April 06, 2014

Young Theodore Roosevelt

Young Theodore Roosevelt


Those who believe in equality of opportunity must want, if they take the idea seriously, to make the world not only just but fair. Genetic and family influences on the fate of people have to be eliminated, because they undoubtedly affect opportunities and make them unequal. Ugly people cannot be models; the deformed cannot be professional footballers; the retarded cannot be astrophysicists; the small of stature cannot be heavyweight boxers; I don”€™t think I have to prolong this list, as everyone can think of a thousand examples for himself.

Of course, it might be possible to level the field a little by legislating for equality of outcome: by, for example, insisting that ugly people are employed as models in proportion to their prevalence in the population. English novelist L.P. Hartley, author of The Go-Between, satirized such envious suppression of beauty (and, by implication, all egalitarianism other than that of equality under the law) in a novel called Facial Justice. It’s not a very good novel, as it happens, but the idea is very good; Hartley envisages a state in which everyone aspires to an “€œaverage”€ face, brought about by plastic surgery both for the abnormally ugly and the abnormally good-looking. Only in this way can the supposed injustice (actually it’s unfairness) of the genetic lottery be righted.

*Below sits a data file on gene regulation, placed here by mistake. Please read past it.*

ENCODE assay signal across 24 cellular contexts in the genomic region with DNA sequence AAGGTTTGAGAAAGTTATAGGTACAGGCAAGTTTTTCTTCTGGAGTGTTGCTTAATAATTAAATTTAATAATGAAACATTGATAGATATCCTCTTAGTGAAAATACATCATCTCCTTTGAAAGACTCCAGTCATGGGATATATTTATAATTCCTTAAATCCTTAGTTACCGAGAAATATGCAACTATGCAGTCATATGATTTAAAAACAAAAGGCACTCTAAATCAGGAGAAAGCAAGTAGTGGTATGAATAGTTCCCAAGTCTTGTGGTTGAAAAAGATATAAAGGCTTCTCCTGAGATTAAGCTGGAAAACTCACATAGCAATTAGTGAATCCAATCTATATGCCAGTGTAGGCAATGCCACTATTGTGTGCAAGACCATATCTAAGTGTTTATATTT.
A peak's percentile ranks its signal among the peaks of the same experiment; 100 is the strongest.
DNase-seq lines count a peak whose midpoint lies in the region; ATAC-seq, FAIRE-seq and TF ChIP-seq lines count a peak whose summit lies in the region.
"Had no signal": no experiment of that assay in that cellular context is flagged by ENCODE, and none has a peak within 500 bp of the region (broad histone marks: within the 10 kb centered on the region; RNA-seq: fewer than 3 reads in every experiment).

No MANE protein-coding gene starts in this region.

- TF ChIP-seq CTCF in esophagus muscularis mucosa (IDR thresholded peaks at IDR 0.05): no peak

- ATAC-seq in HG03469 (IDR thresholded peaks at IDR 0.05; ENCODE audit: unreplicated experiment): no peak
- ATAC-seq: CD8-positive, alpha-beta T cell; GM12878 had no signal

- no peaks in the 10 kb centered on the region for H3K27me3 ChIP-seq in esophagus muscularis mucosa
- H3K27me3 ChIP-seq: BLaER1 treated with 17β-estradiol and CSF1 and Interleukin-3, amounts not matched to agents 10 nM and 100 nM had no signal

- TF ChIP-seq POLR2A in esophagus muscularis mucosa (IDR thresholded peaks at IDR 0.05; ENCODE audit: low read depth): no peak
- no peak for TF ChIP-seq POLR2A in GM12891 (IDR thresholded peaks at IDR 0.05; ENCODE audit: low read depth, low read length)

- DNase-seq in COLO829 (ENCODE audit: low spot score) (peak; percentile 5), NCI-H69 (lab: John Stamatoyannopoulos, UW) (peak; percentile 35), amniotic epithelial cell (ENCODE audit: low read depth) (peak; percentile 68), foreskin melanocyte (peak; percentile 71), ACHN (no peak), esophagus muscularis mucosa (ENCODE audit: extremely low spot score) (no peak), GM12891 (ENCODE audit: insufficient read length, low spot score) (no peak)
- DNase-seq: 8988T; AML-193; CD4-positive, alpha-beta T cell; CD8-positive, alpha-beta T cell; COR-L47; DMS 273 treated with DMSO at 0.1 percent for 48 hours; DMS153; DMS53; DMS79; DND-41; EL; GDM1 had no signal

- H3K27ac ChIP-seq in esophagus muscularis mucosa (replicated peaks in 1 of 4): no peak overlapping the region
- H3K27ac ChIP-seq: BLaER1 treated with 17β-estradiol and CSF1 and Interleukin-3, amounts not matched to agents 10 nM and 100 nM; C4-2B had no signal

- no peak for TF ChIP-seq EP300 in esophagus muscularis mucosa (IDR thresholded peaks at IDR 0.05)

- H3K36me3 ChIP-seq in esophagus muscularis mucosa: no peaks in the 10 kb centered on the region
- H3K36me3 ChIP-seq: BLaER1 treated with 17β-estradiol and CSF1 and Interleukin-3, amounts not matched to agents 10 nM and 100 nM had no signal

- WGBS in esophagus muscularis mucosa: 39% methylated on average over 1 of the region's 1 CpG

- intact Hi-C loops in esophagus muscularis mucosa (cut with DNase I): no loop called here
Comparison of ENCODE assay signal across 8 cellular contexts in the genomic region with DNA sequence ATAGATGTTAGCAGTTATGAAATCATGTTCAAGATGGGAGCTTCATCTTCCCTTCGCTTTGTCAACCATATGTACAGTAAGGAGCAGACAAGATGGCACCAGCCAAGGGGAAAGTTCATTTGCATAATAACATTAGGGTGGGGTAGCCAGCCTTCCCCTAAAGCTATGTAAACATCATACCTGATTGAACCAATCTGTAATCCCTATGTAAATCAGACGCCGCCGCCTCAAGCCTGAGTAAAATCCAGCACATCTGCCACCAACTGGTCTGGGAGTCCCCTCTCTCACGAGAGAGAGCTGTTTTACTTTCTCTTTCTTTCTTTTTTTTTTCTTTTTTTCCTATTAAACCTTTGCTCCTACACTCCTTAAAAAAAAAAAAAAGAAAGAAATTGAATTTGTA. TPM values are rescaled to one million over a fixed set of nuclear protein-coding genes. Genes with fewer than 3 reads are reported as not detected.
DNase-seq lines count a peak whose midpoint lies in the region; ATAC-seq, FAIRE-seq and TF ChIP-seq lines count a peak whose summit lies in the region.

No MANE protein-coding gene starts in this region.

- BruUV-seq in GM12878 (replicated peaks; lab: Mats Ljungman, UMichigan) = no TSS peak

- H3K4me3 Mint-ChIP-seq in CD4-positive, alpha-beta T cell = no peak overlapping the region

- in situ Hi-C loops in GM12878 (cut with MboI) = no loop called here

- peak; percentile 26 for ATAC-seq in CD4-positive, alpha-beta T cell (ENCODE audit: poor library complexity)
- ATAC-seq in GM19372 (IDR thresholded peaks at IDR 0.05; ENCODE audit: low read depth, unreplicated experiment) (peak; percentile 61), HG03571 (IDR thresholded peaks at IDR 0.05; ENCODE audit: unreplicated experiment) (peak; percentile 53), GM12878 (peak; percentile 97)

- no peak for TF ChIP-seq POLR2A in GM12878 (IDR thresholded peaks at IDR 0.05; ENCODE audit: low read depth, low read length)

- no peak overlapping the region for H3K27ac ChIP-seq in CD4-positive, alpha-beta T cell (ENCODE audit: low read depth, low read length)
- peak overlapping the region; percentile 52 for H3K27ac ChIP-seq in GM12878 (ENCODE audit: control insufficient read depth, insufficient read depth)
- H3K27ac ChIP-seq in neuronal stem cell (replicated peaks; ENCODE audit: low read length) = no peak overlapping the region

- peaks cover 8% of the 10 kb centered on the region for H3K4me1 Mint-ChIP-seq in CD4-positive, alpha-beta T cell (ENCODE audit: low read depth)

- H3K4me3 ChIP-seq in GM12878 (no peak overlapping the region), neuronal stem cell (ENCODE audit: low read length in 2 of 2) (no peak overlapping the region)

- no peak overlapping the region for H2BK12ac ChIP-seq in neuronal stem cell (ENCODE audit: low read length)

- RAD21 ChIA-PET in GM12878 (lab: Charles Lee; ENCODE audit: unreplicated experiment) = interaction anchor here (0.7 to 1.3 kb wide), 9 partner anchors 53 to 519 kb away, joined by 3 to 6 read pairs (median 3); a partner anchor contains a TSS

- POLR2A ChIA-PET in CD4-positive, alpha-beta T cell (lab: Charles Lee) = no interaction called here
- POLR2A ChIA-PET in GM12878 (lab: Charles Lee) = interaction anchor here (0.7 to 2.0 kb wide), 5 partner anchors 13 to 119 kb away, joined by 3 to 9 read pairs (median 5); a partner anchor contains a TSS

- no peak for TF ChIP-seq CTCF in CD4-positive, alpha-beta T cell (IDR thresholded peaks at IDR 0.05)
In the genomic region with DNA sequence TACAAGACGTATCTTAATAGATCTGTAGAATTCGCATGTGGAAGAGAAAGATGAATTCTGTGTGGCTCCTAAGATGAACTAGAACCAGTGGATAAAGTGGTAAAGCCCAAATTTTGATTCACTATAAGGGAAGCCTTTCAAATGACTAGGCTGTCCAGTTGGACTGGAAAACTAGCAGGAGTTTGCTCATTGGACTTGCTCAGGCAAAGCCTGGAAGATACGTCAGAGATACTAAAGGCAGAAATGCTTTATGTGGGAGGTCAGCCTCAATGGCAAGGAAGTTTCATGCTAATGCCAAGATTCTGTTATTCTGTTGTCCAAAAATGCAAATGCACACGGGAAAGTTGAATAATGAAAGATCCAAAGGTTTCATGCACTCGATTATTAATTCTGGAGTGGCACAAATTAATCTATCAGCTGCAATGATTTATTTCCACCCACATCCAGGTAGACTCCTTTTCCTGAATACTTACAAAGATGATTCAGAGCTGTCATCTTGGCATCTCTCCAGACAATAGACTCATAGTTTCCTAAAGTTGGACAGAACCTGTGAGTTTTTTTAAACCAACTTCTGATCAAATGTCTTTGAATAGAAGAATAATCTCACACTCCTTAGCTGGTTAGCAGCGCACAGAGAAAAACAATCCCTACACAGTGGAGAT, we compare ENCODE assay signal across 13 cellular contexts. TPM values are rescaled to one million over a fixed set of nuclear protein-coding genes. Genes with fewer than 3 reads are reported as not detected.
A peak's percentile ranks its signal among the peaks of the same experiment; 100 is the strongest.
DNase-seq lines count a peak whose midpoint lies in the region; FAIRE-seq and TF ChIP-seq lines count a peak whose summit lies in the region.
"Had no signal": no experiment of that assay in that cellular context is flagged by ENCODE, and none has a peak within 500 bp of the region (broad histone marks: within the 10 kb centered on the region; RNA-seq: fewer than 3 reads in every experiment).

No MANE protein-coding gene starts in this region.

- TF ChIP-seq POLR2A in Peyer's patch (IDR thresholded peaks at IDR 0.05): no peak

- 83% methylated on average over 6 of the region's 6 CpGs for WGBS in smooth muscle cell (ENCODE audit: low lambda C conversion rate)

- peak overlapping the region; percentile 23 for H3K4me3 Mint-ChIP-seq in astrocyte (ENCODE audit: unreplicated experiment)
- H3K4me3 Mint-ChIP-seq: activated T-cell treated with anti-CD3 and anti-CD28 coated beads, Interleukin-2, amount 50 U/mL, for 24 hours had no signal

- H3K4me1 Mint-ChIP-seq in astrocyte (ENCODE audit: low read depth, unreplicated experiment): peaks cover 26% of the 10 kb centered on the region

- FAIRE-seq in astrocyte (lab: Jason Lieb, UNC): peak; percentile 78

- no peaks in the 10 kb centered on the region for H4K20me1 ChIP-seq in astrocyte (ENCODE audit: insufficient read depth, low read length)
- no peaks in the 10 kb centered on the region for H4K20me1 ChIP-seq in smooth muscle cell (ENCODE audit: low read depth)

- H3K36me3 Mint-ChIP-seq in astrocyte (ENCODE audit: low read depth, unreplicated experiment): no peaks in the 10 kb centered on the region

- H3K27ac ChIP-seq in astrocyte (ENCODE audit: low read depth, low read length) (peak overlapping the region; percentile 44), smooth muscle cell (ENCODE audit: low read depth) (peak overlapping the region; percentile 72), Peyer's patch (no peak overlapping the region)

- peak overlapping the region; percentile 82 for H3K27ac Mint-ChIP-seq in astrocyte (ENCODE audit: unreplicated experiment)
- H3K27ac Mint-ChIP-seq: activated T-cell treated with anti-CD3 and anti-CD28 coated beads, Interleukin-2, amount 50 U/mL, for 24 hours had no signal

Hartley’s novel is a reductio ad absurdum of a pernicious idea. By contrast, Roosevelt’s “€œmeasurable quality of opportunity”€ is roughly achievable by human design: only roughly, of course, because some (though few) will still be excluded biologically, and there are (again few) upbringings so terrible that they preclude opportunity for the person to become anything much. But the aspiration to deny no one a “€œmeasurable quality of opportunity”€ is not intrinsically nasty, as is the insistence on equality of opportunity. On the contrary; our problem is, however, that the political arrangements needed to bring this about already exist in most Western countries, and still we are unhappy or discontented. Thus we”€”many of us, that is”€”attribute our unhappiness to inequality of opportunity for fear of looking elsewhere, including inward. 

Politicians love equality of opportunity as an ideal precisely because it is impossible”€”barring arrangements that would make North Korea seem like a libertarian paradise”€”to bring about. And because it is impossible, it is a permanent promise of employment for them, as they try to square the circle or construct a perpetual motion machine. It guarantees their importance, and the attainment of importance is probably the most powerful motive of all politicians.

There is only one country in the developed world, as far as I know, in which politicians are accorded no importance whatever: Switzerland. All the same, I am not sure I would like to live there. Perfection is not of this world, and if it existed it would be horrible.  



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